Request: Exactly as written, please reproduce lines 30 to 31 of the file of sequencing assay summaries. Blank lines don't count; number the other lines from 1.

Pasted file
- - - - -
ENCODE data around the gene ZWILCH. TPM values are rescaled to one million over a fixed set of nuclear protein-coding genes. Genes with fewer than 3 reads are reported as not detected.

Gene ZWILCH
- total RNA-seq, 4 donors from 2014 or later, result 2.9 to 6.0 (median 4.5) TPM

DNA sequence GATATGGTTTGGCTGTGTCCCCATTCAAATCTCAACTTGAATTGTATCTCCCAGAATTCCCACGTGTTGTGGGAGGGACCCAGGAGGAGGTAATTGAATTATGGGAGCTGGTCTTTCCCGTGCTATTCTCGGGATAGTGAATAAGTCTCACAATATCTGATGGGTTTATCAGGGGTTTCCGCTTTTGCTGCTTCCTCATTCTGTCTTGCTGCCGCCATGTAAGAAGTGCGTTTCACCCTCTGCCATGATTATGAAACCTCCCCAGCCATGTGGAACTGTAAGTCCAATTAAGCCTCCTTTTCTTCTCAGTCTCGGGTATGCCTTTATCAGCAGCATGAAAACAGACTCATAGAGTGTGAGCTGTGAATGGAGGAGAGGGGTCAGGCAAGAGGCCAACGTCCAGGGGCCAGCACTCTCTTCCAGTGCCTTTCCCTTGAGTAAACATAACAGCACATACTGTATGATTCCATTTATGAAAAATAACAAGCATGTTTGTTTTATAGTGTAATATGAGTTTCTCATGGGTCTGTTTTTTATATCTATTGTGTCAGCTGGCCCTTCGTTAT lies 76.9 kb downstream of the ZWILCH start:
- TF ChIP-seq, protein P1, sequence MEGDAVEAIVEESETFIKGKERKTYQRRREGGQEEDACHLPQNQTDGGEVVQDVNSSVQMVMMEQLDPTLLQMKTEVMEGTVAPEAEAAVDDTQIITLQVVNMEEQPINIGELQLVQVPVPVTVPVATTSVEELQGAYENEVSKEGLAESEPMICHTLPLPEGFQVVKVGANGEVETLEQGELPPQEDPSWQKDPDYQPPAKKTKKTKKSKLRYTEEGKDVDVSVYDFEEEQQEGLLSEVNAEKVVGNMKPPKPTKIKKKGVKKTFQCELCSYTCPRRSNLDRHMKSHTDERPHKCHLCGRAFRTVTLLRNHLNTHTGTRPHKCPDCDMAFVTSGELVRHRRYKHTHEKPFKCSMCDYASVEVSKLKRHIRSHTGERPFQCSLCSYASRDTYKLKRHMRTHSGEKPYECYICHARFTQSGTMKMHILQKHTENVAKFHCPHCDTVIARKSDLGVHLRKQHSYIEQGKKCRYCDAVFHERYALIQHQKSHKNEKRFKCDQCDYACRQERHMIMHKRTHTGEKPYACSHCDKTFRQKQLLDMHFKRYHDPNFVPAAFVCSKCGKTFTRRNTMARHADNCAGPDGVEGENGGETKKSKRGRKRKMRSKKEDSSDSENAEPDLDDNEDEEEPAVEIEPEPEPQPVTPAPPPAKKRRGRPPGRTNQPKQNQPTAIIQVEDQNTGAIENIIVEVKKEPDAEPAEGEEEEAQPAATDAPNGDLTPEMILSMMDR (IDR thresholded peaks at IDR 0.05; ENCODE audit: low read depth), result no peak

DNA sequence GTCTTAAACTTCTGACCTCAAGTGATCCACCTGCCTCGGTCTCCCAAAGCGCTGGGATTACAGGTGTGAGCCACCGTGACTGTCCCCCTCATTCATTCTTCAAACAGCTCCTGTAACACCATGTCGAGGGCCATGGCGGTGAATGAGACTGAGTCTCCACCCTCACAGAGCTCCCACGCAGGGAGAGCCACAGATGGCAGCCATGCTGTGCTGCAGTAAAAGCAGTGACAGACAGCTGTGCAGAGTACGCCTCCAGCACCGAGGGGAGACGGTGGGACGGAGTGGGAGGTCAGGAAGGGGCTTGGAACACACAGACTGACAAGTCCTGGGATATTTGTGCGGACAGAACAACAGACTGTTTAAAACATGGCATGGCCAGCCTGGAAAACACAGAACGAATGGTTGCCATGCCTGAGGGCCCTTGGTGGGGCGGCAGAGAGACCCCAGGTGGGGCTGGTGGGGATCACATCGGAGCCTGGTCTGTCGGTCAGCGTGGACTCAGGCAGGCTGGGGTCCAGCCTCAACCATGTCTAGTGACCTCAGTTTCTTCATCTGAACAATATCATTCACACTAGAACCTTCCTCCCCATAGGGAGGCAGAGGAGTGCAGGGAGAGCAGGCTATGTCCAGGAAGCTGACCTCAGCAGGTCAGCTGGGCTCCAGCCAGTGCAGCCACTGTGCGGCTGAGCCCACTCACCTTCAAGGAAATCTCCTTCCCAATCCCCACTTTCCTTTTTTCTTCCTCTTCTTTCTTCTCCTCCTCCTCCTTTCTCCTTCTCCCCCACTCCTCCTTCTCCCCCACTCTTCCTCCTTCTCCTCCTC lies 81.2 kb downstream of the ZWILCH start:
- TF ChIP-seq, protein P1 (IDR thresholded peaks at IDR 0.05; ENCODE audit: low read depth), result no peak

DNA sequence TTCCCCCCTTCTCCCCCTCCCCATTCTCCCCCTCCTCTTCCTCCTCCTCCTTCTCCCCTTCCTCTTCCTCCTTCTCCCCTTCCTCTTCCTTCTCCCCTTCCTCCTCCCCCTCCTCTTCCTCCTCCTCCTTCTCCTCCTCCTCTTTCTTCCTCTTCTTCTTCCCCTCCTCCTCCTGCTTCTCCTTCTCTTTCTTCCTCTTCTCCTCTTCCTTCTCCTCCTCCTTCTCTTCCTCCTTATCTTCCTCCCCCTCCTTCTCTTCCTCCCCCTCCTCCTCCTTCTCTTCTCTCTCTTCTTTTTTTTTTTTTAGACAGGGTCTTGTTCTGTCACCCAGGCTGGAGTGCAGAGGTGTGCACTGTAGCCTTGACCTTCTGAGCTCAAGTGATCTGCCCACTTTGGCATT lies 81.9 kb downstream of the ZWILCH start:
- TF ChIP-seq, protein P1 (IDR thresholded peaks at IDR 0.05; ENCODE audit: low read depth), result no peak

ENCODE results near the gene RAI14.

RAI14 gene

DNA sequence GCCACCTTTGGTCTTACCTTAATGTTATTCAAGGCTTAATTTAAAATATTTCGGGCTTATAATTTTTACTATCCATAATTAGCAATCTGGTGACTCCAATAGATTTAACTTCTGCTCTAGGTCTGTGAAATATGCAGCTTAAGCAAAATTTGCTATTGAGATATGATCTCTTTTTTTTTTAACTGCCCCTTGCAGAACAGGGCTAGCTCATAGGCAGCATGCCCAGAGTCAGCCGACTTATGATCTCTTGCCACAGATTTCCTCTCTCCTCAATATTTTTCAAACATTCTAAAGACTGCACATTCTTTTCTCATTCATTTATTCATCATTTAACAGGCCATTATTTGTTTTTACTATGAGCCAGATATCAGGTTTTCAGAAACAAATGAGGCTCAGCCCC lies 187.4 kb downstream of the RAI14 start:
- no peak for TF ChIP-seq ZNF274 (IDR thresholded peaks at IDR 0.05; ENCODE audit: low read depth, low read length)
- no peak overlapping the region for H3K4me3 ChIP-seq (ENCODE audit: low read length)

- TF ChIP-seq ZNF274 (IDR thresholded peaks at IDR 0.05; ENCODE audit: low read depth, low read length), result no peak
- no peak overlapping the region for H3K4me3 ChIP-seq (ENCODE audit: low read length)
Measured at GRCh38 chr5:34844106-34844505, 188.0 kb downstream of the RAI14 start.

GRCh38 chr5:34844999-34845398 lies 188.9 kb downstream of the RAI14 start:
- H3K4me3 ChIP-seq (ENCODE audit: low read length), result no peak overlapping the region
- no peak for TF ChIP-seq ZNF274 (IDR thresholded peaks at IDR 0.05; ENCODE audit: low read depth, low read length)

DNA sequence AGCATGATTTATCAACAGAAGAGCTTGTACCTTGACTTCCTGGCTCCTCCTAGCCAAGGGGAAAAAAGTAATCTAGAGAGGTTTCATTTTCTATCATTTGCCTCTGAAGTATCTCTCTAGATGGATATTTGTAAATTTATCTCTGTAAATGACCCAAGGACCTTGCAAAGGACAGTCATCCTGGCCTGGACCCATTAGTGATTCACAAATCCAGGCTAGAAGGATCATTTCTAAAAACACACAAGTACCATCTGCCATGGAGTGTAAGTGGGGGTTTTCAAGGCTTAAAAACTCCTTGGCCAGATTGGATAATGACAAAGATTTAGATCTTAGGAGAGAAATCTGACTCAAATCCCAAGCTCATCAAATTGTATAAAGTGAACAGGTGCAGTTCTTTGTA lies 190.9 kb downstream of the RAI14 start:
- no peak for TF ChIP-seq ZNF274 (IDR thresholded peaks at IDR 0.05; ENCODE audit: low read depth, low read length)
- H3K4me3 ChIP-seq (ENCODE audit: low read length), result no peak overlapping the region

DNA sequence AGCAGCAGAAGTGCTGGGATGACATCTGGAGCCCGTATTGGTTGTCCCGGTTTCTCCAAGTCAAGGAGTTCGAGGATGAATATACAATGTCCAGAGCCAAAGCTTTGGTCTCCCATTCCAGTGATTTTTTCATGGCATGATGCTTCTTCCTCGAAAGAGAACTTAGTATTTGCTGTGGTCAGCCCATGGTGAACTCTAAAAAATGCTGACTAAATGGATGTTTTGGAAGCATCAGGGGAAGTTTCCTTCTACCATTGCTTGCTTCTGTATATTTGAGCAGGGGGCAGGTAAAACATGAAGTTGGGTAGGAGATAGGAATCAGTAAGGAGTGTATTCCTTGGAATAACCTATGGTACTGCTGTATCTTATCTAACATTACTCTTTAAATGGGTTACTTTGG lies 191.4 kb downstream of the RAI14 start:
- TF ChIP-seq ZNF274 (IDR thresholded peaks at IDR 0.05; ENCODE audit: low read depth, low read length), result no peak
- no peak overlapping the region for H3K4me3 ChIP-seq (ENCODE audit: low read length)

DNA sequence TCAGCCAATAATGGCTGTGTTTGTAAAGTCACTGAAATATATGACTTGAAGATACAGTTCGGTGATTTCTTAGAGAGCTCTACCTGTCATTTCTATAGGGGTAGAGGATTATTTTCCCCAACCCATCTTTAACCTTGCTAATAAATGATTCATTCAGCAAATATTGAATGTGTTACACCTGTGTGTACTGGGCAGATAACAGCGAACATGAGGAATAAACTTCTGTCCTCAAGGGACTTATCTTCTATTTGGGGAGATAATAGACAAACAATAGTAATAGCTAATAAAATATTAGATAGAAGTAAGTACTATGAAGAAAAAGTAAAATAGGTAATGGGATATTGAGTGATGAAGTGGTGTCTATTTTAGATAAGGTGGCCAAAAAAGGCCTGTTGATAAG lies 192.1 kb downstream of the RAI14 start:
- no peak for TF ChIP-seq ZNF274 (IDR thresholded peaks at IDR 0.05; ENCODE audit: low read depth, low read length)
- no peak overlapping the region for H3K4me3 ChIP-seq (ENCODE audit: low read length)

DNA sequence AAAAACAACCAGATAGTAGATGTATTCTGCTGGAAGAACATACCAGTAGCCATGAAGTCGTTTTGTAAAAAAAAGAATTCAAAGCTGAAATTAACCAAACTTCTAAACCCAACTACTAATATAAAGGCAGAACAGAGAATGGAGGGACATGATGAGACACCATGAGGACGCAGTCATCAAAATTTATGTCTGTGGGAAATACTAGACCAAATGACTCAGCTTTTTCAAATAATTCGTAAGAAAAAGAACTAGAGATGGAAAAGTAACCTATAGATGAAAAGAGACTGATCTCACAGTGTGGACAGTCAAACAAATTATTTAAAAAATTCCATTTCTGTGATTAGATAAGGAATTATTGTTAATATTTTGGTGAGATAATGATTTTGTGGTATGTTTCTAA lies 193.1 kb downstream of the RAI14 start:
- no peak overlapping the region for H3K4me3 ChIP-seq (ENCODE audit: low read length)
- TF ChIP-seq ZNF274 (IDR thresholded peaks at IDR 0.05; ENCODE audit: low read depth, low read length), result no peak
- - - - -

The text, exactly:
DNA sequence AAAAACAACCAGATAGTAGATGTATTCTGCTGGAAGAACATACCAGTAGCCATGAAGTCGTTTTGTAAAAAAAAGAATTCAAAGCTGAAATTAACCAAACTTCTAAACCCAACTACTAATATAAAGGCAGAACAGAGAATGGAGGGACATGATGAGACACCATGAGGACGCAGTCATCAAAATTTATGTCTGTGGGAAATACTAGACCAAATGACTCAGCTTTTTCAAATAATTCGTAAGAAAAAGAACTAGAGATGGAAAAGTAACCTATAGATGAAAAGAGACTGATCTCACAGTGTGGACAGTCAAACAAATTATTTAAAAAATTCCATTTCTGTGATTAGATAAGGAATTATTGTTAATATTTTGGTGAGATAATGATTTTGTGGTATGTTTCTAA lies 193.1 kb downstream of the RAI14 start:
- no peak overlapping the region for H3K4me3 ChIP-seq (ENCODE audit: low read length)